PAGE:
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Monthly tips to improve the business and practice of members of The Society for the Advancement of Consulting, LLC - Issue #95: August, 2011

  • If you don’t want to take “no” for an answer, don’t provide “yes or no” questions!

  • Anticipate where you want the conversation to end and work backwards in your planning. Too many business discussions are aimless and irrelevant.

  • Asking questions is never the key. Asking the right question is the key. What information or agreement do you require?

  • Stop others from rambling. “Excuse me, but let me summarize what I’ve heard to ensure I’m hearing you correctly.”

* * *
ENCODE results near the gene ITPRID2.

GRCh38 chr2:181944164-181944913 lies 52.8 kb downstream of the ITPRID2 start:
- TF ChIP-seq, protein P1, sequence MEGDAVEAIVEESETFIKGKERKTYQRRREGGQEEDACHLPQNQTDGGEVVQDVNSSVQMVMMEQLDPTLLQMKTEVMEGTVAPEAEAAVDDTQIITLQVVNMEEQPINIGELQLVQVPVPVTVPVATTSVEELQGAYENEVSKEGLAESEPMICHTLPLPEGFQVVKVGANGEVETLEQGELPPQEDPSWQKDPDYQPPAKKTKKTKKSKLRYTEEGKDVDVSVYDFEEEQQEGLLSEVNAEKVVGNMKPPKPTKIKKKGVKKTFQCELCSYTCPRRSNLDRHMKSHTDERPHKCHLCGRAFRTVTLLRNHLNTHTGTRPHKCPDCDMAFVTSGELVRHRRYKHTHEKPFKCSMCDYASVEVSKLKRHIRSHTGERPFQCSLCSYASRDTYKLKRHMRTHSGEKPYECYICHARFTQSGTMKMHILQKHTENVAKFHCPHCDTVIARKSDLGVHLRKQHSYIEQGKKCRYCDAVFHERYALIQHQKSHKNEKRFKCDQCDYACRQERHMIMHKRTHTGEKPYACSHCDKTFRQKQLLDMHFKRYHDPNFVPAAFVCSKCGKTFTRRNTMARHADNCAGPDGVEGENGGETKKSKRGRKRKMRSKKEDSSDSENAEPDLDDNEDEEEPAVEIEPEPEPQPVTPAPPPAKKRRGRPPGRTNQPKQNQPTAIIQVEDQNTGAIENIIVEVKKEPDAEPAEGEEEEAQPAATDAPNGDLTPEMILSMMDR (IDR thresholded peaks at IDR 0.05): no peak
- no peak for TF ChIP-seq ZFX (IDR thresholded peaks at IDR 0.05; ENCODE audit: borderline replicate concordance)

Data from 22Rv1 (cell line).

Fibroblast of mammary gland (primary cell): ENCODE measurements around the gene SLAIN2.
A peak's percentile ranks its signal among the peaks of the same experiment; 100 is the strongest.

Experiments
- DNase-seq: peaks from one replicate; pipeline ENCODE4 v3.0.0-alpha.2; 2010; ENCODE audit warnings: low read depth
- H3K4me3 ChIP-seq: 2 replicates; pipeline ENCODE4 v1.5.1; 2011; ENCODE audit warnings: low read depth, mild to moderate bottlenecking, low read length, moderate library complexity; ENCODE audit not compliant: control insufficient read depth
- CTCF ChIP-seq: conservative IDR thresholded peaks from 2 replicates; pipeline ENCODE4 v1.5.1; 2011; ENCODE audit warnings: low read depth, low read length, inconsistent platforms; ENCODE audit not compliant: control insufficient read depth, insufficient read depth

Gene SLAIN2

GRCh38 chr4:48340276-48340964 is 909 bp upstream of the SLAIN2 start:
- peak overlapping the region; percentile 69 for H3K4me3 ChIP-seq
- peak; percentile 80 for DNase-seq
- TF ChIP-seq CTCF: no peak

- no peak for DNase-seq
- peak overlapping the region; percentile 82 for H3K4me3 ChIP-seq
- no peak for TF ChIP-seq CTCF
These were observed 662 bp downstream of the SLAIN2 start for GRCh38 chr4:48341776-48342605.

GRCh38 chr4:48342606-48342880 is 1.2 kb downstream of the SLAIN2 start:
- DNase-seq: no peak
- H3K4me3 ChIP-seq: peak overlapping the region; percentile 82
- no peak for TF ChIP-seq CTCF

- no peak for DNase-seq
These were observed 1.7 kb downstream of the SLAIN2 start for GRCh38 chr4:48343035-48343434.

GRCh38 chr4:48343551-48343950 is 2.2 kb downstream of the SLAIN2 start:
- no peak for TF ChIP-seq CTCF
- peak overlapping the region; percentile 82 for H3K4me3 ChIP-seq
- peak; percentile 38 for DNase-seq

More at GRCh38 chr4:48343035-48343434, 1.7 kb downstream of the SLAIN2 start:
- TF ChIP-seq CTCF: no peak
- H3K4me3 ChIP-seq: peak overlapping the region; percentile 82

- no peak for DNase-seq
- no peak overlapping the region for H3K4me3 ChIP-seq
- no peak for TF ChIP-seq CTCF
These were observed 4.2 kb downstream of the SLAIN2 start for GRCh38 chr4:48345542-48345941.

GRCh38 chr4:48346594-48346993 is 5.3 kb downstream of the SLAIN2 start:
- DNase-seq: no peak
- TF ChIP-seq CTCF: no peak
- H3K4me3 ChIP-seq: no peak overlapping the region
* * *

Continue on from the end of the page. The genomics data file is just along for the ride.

• Warning sign: Many people actually articulate their cognitive processes. Don’t allow that, stop them.

  • Warning sign: Many people relate background through long narratives of “he said, then I said….” Stop them, too.

  • If there’s an interruption, re-prime the conversation with, “We were talking about….”

  • If you’re ever unsure or you think what you’re hearing is plain wrong, ask, “Can you give me an example of that in your business?”

  • Have your own examples prepared in advance and in your notes, even if you don’t have to use them on many occasions. Only the gifted few can extemporaneously cite examples that are powerful and relevant.

  • Watch for cognitive dissonance: saying one thing, but acting in another manner entirely. If the client says, “Responsiveness is one of our basic values,” then why are all the phone ringing and going to voice mail?
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